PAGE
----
Lone Star-backed supermarket operator Bi-Lo filed for bankruptcy Monday ahead of $360 million of debt that comes due on 26 March.
The company, which operates 215 supermarkets in South Carolina, North Carolina and Georgia, has secured a $100 million debtor-in-possession loan from GE Capital that will keep it operating through the reorganisation process.
“In a normal credit environment we would have expected to refinance the maturing term loan on reasonable terms in the ordinary course of business,” Michael Byars, president and chief executive officer of Bi-Lo, said in a statement. “Unfortunately, the current credit environment is very challenging.”
In a normal credit environment we would have expected to refinance the maturing term loan.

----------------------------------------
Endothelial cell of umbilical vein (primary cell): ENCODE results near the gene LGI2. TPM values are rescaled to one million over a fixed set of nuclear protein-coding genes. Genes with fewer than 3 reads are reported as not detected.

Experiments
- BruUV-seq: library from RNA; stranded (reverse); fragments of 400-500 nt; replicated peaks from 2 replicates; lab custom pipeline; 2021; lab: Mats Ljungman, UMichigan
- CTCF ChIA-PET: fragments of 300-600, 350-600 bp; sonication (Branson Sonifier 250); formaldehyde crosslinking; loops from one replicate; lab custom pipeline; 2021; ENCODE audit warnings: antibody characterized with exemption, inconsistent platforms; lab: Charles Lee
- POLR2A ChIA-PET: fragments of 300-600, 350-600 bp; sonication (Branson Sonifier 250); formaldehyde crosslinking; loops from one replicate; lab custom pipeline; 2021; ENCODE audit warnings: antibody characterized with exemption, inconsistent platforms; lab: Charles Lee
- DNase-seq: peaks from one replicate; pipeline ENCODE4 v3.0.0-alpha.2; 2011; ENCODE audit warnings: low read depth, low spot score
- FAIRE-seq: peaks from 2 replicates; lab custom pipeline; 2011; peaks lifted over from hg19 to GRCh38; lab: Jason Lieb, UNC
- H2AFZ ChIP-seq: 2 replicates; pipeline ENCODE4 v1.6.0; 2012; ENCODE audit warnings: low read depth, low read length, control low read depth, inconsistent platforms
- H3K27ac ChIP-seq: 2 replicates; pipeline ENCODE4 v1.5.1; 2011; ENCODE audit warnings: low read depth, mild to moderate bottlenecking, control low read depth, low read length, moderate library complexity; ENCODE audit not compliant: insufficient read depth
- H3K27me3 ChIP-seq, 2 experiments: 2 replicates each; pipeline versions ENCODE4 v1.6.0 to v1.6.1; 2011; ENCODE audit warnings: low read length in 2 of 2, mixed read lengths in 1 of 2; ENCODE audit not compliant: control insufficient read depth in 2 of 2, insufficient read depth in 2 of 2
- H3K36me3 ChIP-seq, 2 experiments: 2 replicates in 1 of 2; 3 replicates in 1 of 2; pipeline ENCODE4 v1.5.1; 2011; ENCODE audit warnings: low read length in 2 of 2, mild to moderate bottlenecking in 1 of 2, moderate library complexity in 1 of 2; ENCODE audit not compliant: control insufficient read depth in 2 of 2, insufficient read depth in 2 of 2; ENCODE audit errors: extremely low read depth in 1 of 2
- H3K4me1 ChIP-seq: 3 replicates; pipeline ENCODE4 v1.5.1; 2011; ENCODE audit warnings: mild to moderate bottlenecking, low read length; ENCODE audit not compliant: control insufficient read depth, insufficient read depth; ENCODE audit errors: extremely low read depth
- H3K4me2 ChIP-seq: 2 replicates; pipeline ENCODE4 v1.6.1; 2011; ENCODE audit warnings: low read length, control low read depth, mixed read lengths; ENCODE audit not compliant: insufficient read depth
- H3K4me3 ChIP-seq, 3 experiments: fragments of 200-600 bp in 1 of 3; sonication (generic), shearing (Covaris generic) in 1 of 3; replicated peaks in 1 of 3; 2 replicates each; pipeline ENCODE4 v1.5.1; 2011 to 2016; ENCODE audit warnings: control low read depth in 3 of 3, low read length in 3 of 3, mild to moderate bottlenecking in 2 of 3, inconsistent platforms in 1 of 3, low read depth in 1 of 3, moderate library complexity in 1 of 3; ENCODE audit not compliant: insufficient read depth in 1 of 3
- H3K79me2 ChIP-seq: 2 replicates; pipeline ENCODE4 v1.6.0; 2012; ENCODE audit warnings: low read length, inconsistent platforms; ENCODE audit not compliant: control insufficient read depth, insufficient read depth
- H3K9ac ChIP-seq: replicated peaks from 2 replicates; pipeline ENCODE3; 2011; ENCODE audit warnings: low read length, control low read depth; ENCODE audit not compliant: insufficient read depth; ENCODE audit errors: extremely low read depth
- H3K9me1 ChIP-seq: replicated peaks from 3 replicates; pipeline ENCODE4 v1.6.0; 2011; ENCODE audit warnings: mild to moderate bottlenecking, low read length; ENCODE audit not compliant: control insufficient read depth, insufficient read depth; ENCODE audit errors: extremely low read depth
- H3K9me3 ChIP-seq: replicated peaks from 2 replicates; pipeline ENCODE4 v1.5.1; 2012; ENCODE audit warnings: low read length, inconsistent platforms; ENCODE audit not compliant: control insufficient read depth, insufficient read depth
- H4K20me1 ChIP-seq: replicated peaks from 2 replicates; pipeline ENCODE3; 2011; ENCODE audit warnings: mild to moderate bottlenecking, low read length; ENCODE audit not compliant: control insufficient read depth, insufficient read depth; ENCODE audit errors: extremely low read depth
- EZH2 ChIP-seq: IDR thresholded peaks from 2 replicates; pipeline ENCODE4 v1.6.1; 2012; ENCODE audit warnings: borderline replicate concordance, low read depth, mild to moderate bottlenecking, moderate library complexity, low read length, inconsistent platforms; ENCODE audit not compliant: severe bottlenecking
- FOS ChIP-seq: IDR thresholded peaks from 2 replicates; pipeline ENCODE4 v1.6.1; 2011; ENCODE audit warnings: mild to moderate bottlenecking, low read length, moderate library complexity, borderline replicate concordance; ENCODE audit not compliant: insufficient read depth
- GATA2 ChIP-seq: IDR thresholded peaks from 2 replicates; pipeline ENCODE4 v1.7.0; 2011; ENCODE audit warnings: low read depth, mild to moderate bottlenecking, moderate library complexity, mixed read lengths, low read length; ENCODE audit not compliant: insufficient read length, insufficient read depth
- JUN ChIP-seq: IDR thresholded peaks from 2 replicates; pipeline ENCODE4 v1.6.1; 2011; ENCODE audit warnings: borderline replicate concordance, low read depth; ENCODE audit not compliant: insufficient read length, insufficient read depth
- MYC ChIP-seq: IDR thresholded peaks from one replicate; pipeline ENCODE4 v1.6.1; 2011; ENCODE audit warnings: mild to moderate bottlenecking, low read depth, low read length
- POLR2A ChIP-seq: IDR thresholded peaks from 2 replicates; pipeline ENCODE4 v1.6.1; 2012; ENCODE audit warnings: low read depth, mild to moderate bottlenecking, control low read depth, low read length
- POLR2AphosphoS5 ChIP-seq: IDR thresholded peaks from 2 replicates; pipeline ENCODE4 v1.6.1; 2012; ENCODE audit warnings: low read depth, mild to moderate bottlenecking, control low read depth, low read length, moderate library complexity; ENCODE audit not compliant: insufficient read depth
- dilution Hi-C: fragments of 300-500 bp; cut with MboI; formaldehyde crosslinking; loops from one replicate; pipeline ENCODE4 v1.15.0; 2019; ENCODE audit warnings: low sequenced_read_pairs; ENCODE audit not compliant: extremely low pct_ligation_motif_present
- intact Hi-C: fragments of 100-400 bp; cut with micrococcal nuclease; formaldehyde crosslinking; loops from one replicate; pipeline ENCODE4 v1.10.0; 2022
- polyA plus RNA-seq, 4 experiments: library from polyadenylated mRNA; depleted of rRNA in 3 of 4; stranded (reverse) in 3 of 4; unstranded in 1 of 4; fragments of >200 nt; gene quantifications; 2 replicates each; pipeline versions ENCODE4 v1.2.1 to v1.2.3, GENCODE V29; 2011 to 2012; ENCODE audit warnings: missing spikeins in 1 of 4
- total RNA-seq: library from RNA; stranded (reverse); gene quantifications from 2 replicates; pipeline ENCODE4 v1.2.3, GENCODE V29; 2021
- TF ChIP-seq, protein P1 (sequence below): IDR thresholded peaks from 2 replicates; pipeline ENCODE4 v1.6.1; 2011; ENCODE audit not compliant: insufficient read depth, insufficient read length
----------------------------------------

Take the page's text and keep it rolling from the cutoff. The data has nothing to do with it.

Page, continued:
Bi-Lo will attempt to reorganise in Chapter 11 and emerge from bankruptcy as an “even healthier, stronger company”, according to a company letter to customers.
Dallas, Texas-based Lone Star purchased Bi-Lo and Bruno’s Supermarkets from Royal Ahold, the Dutch food retailer, in 2004 in a deal valued at $660 million in cash.
The firm, with more than $24 billion of capital under management, began trying to sell Bi-Lo in 2007. Lone Star spun out Bruno’s from Bi-Lo the same year, creating a company with 23 supermarkets under the Bruno’s banner, 42 as Food World and two Food Max stores.
Numerous private equity firms have seen portfolio companies go bankruptcy over the past year, including Sun Capital Partners, which had its company The Drug Fair Group stumble into bankruptcy last week. TPG lost $830 million when its portfolio company, Aleris International, a producer of aluminium products, collapsed into bankruptcy earlier this month. TPG has been considering join a lenders group that is extending $1 billion to Aleris as part of a bankruptcy financing package.